// Get a typed table to run queries

    Table<Customer> Customers = db.GetTable<Customer>();

 

    // Query for customers in London

    var custs =

        from c in Customers

        where c.City == "London"

        select c;

 

    foreach(var cust in custs)

    {

        Console.WriteLine("ID={0}, City={1}", cust.CustomerID, cust.City);

    }

 

     Console.ReadLine();

}

 

The example in step 1 of task 3 shows a query.  It is executed when the code above consumes the results. At that point, a corresponding SQL command is executed and objects are materialized.  This concept is called ‘lazy evaluation’. It allows queries to be composed without incurring the cost of an immediate round-trip to the database, query execution and object materialization. The query expressions are not evaluated until the results are needed. The code above results in the execution of the query defined in step 1 of task 3.

 

3.   Press F5 to debug the solution

4.   Press ENTER to exit the application

The call to the Console.ReadLine method prevents the console window from disappearing immediately.  In subsequent tasks, this step will not be stated explicitly.

Step 4 – Mapping Relationships Across Tables

1.   After the Customer class definition, create the Order entity class definition with the following code, indicating that Orders.Customer relates as a foreign key to Customers.CustomerID:

[Table(Name="Orders")]

public class Order

{   

    private int _OrderID;

 

    private string _CustomerID;

   

    private EntityRef<Customer> _Customer;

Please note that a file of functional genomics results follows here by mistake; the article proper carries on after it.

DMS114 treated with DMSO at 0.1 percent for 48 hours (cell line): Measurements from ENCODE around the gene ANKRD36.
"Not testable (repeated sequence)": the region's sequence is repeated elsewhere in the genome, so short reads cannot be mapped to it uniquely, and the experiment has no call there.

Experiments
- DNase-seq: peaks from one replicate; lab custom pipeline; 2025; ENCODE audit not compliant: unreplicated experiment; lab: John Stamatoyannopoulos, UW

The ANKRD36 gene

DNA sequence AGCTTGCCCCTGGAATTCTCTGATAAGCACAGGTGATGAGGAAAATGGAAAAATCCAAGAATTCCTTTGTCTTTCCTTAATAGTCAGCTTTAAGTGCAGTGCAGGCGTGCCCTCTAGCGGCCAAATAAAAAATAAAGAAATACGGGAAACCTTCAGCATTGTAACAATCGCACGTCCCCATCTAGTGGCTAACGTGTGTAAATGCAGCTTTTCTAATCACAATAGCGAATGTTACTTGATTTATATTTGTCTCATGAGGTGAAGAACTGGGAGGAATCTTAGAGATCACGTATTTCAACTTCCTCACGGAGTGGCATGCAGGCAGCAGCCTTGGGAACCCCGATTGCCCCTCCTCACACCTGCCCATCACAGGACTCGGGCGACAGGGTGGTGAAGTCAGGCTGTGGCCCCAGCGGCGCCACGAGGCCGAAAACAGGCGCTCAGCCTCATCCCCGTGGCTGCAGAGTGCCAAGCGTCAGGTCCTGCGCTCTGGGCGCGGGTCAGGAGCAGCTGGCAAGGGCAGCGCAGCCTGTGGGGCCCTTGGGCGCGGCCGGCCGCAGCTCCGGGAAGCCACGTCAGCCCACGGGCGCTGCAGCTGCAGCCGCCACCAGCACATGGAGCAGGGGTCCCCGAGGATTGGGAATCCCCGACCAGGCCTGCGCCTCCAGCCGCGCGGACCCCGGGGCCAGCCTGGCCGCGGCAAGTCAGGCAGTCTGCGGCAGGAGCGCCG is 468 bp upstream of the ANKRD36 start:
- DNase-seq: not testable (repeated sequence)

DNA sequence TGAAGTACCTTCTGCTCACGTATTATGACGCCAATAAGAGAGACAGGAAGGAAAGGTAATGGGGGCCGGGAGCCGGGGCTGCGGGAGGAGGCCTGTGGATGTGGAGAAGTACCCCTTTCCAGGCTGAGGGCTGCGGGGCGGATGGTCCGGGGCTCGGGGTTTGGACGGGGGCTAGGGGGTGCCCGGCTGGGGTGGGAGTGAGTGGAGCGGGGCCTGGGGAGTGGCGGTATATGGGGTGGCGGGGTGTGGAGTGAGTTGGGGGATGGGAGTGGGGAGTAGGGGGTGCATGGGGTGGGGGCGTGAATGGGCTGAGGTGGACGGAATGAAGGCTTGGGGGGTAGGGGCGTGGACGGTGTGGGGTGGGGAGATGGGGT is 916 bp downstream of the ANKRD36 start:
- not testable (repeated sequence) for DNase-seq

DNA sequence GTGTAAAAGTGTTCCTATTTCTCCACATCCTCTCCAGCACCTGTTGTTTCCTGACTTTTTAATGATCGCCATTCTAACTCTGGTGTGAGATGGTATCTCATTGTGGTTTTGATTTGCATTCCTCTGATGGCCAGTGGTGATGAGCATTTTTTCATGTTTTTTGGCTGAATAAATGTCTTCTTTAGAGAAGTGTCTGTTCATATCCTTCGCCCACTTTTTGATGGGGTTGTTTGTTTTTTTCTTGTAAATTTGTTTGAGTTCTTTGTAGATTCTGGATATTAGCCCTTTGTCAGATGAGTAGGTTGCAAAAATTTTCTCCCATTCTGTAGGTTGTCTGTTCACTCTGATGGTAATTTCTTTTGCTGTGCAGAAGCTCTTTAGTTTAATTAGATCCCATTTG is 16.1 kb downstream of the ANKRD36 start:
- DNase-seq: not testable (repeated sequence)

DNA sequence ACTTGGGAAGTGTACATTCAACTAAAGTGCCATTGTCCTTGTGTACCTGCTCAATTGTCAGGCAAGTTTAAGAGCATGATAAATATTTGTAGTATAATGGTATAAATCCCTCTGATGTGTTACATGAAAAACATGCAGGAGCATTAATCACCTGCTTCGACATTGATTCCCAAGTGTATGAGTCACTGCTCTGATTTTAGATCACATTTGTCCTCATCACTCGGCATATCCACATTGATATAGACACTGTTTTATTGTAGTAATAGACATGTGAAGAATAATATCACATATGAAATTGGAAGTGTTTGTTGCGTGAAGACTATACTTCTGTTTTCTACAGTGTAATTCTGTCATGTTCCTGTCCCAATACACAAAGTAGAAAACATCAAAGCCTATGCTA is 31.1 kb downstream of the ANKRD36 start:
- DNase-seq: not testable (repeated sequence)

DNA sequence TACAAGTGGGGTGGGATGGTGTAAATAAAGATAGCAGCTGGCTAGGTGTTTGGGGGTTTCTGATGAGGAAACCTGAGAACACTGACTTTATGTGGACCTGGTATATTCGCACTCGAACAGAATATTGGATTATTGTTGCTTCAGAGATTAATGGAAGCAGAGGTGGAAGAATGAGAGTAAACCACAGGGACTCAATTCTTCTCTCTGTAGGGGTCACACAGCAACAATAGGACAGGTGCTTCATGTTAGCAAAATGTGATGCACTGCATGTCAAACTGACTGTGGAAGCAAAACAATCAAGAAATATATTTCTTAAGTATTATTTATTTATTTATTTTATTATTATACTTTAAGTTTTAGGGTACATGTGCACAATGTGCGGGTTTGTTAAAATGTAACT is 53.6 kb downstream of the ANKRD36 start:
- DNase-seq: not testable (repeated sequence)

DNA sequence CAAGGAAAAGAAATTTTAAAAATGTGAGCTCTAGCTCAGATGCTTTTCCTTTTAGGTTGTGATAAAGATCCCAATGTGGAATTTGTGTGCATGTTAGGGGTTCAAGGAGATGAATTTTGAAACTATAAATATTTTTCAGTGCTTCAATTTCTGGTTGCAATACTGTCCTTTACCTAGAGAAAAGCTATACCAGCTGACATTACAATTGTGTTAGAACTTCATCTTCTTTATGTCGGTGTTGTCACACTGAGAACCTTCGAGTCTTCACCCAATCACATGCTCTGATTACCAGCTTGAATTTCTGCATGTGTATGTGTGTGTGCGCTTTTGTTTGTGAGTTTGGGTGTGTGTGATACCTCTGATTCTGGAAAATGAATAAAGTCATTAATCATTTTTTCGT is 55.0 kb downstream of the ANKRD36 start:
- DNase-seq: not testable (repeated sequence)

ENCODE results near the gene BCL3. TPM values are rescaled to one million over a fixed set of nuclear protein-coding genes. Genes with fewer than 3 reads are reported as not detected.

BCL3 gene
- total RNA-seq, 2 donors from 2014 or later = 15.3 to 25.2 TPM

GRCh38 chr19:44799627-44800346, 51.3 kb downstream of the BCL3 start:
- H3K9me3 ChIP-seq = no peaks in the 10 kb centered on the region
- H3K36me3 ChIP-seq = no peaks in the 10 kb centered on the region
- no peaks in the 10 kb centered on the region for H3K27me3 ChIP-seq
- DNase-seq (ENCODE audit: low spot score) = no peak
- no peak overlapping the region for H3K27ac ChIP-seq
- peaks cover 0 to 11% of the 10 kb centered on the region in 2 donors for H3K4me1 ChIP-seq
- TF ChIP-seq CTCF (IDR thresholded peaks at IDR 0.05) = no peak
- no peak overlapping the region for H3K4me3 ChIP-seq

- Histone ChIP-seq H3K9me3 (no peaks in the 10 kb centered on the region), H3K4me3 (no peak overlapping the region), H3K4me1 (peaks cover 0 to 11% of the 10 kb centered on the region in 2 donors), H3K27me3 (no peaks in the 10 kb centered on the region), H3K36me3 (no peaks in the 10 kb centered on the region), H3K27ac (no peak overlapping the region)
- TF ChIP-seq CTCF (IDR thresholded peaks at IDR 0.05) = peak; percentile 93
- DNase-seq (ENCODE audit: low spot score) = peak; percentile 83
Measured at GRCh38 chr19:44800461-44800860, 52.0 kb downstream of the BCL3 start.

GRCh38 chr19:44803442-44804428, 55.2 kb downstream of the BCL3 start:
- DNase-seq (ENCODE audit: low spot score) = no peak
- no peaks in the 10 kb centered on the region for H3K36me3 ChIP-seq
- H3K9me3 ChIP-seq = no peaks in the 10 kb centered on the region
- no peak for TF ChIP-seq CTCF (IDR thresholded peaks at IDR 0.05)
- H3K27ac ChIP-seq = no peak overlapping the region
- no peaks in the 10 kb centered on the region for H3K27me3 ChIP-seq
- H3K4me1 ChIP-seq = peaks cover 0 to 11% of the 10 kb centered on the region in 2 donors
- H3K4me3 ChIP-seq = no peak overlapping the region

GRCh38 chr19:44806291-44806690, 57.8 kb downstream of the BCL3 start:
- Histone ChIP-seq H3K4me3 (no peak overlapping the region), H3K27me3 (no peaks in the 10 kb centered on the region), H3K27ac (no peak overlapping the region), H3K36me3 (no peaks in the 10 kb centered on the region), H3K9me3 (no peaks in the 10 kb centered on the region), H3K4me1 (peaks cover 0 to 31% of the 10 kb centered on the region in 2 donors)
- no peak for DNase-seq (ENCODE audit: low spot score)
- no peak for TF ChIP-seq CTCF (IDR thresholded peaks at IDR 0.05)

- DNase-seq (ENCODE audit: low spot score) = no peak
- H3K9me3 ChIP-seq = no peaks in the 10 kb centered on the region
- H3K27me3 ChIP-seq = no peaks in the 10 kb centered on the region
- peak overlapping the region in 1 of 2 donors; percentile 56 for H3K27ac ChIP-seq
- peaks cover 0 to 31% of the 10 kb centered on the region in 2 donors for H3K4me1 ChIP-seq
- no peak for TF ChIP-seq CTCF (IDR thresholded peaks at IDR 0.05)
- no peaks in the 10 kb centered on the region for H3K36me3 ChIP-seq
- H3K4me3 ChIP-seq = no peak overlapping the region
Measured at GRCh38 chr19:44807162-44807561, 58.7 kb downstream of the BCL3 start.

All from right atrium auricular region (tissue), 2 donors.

public Order() {this._Customer = new EntityRef<Customer>();}

 

    [Column(Storage="_OrderID", DBType="Int NOT NULL IDENTITY",

    Id=true, AutoGen=true)]

    public int OrderID

    {

        get { return this._OrderID; }

        // No need to specify a setter because AutoGen is true

    }

   

    [Column(Storage="_CustomerID", DBType="NChar(5)")]

    public string CustomerID

    {

        get { return this._CustomerID; }

        set { this._CustomerID = value; }

    }

 

    [Association(Storage="_Customer", ThisKey="CustomerID")]

    public Customer Customer

    {

        get { return this._Customer.Entity; }

        set { this._Customer.Entity = value; }

    }

}

 

 

2.   In this step the Customer class is annotated to indicate its relationship to the Order class.  This is not strictly necessary, as defining it in either direction is sufficient to create the link; however, it allows you to easily navigate objects in either direction.  Add the following code to the Customer class to see the association from the other direction:

public class Customer

{

    private EntitySet<Order> _Orders;

  

    public Customer() { this._Orders = new EntitySet<Order>(); }

 

    [Association(Storage="_Orders", OtherKey="CustomerID")]

    public EntitySet<Order> Orders

    {

        get { return this._Orders; }

        set { this._Orders.Assign(value); }

    }

 

   

}

 

3.   You can now access Order objects directly from the Customer objects, or vice-versa.  Modify the Main method with the following code to demonstrate an implicit join:

// Query for customers who have placed orders

var custs =

    from c in Customers

    where c.Orders.Any()

    select c;

 

foreach (var cust in custs)

{

    Console.WriteLine("ID={0}, Qty={1}", cust.CustomerID, cust.Orders.Count);

}

 

4.   Press F5 to debug the solution

Step 5 – Strongly-Typing the DataContext Object

1.   Add  the following code above the Customer class declaration:

 

public class Northwind : DataContext

{

    // Table<T> abstracts database details per table/date type

    public Table<Customer> Customers;

    public Table<Order> Orders;

 

    public Northwind(string connection) : base(connection) { }

}

 

2.   Make the following changes to the Main method to use the strongly-typed DataContext.

// Use a standard connection string

Northwind db = new Northwind(

    @"C:\Program Files\LINQ Preview\Data\northwnd.mdf");